Dynamic motion monitoring of a 3.6 km long steel rod in a borehole during cold-water injection with distributed fiber-optic sensing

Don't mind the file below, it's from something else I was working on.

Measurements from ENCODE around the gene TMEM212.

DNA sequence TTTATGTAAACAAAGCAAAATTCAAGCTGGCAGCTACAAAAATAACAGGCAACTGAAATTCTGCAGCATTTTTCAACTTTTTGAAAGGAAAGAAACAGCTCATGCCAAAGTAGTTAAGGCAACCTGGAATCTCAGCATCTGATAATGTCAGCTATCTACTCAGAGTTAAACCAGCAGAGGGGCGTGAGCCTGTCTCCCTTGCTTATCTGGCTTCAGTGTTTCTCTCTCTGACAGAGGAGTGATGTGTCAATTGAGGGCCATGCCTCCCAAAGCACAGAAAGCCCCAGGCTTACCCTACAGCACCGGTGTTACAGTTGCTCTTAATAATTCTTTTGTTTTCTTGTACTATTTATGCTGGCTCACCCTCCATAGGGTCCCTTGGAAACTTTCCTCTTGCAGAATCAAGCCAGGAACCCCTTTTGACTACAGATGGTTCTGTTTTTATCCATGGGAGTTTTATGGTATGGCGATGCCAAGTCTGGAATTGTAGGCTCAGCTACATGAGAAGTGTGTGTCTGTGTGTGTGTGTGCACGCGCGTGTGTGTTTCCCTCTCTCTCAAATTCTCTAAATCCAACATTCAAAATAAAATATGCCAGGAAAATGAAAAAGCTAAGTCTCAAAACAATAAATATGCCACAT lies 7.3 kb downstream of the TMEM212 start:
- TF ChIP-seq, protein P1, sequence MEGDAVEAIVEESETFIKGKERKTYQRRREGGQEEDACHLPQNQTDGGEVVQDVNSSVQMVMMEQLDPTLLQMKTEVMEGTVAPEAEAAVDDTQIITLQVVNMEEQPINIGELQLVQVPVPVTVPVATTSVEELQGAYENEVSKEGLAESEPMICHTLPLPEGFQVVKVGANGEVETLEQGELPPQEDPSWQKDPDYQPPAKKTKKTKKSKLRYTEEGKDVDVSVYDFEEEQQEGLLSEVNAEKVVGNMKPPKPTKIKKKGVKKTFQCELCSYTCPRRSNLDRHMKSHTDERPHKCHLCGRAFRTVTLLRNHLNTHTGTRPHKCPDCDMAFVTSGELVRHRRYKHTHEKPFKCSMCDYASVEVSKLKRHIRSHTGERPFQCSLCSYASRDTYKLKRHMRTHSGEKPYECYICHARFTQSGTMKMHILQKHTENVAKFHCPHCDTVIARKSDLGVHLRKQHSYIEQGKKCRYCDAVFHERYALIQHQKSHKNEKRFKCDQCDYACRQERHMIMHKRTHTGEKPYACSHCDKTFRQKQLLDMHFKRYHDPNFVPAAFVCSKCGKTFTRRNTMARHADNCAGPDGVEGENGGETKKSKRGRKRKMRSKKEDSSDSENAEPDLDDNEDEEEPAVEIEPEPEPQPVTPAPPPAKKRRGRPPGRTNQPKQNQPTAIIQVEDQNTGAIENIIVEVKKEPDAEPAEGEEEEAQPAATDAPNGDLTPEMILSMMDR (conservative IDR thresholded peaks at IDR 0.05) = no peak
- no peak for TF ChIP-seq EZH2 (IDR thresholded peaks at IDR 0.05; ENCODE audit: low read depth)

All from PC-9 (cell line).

Fiber-optic distributed acoustic sensing (DAS) data finds many applications in wellbore monitoring such as e.g. flow monitoring, formation evaluation, and well integrity studies. For horizontal or highly deviated wells, wellbore fiber-optic installations can be conducted by mounting the sensing cable to a rigid structure (casing/tubing) which allows for a controlled landing of the cable. We analyze a cold-water injection phase in a geothermal well with a 3.6 km long fiber-optic installation mounted to a ¾"" sucker-rod by using both DAS and distributed temperature sensing (DTS) data. During cold-water injection, we observe distinct vibrational events (shock waves) which originate in the reservoir interval and migrate up- and downwards. We use temperature differences from the DTS data to determine the theoretical thermal contraction and integrated DAS data to estimate the actual deformation of the rod construction. The results suggest that the rod experiences thermal stresses along the installation length - partly in the compressional and partly in the extensional regime. We find strong evidence that the observed vibrational events originate from the release of the thermal stresses when the friction of the rod against the borehole wall is overcome. Within this study, we show the influence of temperature changes on the acquisition of distributed acoustic/strain sensing data along a fiber-optic cable suspended along a rigid but freely hanging rod. We show that observed vibrational events do not necessarily originate from induced seismicity in the reservoir, but instead, can originate from stick-slip behavior of the rod construction that holds the measurement equipment.